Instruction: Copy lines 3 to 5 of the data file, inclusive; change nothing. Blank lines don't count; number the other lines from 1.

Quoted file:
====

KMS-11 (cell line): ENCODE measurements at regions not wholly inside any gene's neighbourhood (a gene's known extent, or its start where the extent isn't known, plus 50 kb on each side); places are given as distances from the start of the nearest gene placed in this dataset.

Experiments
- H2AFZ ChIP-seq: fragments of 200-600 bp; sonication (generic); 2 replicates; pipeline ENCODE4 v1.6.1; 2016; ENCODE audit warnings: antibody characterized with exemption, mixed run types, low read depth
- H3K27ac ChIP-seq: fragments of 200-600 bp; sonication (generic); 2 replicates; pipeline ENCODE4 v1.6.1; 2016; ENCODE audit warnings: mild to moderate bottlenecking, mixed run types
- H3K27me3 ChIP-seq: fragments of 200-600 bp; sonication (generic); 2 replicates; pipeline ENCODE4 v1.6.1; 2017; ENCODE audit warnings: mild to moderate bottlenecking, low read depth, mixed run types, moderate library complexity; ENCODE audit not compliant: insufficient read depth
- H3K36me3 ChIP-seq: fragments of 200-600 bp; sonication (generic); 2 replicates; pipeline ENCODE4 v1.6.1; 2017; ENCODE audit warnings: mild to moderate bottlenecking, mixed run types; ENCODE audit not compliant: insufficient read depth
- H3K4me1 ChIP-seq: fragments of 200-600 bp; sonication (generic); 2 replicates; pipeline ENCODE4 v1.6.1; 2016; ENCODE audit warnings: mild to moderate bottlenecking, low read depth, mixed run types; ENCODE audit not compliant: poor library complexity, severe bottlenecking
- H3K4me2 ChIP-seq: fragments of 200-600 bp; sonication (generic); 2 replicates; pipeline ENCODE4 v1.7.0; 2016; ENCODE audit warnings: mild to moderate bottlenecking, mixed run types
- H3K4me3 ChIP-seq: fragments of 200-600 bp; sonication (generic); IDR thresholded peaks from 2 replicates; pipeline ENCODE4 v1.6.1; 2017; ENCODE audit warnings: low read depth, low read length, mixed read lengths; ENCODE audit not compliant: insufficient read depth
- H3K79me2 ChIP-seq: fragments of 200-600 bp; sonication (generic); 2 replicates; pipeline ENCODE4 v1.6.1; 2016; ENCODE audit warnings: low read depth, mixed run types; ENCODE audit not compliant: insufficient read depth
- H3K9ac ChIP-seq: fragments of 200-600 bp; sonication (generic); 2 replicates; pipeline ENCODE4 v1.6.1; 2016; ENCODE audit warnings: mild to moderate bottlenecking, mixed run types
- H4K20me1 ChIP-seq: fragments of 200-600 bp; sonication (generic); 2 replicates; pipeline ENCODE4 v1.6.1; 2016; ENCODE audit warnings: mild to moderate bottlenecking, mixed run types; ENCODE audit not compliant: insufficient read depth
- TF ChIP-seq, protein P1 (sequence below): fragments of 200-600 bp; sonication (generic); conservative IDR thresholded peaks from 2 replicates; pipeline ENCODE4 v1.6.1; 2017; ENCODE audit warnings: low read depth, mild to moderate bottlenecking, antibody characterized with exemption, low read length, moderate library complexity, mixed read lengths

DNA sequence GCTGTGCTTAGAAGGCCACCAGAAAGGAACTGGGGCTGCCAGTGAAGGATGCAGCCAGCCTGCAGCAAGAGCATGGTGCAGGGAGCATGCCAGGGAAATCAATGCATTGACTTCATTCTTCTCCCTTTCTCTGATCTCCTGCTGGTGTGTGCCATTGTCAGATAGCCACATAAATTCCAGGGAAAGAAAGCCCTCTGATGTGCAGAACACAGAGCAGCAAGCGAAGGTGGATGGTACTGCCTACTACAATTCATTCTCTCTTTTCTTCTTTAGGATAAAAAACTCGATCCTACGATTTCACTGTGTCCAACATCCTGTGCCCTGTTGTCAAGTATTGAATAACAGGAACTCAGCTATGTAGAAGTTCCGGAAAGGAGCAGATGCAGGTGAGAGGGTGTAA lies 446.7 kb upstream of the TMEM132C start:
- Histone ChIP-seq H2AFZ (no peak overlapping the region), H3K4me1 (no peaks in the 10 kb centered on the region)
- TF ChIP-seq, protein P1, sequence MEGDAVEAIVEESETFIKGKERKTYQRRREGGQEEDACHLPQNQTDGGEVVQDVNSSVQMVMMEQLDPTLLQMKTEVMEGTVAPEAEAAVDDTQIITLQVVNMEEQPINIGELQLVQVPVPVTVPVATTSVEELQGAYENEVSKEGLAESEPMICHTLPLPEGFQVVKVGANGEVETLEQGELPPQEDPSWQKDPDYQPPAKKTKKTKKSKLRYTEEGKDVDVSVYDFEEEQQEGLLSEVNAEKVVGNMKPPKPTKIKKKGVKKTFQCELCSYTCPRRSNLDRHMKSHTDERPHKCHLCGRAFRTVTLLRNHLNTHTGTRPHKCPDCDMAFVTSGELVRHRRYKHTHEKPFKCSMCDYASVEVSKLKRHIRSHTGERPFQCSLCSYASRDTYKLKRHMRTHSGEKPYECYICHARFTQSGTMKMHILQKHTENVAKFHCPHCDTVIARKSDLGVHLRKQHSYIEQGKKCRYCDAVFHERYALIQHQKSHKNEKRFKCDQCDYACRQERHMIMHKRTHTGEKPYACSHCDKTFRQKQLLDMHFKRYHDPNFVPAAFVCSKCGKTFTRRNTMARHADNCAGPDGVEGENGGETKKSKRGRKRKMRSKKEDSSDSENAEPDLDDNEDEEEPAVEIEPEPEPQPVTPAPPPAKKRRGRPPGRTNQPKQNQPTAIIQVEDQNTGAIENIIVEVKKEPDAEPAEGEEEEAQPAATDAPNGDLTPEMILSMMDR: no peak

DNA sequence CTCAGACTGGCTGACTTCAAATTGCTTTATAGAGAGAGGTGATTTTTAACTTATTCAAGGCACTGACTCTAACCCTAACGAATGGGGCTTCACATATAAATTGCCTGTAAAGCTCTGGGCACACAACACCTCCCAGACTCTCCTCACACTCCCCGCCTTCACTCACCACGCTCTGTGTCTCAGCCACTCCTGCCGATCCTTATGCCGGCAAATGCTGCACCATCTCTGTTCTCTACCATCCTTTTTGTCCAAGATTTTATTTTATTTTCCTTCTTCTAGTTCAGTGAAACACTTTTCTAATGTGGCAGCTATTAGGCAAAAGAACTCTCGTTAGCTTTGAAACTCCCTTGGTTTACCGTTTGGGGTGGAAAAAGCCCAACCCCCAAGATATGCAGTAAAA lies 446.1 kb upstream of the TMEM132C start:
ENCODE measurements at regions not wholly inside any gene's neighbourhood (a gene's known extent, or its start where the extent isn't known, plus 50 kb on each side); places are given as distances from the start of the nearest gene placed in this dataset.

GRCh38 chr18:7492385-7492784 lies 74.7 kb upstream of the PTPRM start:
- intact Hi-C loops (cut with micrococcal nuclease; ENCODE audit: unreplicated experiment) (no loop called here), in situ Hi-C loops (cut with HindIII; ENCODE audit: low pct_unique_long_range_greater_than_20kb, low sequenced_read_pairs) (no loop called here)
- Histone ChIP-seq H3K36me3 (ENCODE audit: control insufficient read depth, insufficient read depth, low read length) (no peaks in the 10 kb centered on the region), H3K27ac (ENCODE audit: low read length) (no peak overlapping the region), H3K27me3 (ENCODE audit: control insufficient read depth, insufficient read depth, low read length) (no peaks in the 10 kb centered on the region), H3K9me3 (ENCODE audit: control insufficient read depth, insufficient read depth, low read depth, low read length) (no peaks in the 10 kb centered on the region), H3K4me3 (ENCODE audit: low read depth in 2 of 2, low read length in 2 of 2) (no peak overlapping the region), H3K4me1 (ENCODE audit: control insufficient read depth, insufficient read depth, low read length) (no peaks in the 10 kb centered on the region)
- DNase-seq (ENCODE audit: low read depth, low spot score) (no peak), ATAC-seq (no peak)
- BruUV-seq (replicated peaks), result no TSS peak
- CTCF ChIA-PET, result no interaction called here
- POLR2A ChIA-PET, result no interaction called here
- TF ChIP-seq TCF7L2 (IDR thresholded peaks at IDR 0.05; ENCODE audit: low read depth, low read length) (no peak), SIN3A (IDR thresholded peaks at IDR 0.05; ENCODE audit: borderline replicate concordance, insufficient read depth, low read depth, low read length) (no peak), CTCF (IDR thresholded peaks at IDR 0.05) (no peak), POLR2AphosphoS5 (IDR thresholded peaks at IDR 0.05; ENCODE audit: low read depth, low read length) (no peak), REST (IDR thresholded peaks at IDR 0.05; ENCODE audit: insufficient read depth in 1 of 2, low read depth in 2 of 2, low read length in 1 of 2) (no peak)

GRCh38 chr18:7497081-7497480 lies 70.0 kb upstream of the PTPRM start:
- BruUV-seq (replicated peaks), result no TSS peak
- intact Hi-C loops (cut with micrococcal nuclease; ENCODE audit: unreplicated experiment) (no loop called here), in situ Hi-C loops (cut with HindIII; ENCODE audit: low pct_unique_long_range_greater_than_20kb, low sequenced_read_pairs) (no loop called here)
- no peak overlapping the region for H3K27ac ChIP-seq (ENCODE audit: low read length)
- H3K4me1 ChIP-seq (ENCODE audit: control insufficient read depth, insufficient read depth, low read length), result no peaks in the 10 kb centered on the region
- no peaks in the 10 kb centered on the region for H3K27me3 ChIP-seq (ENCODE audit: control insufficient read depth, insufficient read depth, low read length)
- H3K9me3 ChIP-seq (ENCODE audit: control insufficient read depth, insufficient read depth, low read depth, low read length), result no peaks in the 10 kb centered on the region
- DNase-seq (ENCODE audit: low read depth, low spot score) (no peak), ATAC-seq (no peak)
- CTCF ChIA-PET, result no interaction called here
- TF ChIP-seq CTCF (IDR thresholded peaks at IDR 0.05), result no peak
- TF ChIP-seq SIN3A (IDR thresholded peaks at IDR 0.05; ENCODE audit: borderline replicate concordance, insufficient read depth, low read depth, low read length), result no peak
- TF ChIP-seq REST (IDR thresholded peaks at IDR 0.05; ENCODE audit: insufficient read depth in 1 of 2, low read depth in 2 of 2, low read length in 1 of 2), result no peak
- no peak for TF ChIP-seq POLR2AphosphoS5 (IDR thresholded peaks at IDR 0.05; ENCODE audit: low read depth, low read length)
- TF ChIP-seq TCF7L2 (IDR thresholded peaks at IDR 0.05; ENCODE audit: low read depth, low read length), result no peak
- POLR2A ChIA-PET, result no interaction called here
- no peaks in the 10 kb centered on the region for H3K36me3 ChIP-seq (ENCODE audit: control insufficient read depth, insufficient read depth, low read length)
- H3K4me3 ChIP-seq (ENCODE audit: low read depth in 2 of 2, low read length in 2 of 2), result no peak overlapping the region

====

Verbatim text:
- H2AFZ ChIP-seq: fragments of 200-600 bp; sonication (generic); 2 replicates; pipeline ENCODE4 v1.6.1; 2016; ENCODE audit warnings: antibody characterized with exemption, mixed run types, low read depth
- H3K27ac ChIP-seq: fragments of 200-600 bp; sonication (generic); 2 replicates; pipeline ENCODE4 v1.6.1; 2016; ENCODE audit warnings: mild to moderate bottlenecking, mixed run types
- H3K27me3 ChIP-seq: fragments of 200-600 bp; sonication (generic); 2 replicates; pipeline ENCODE4 v1.6.1; 2017; ENCODE audit warnings: mild to moderate bottlenecking, low read depth, mixed run types, moderate library complexity; ENCODE audit not compliant: insufficient read depth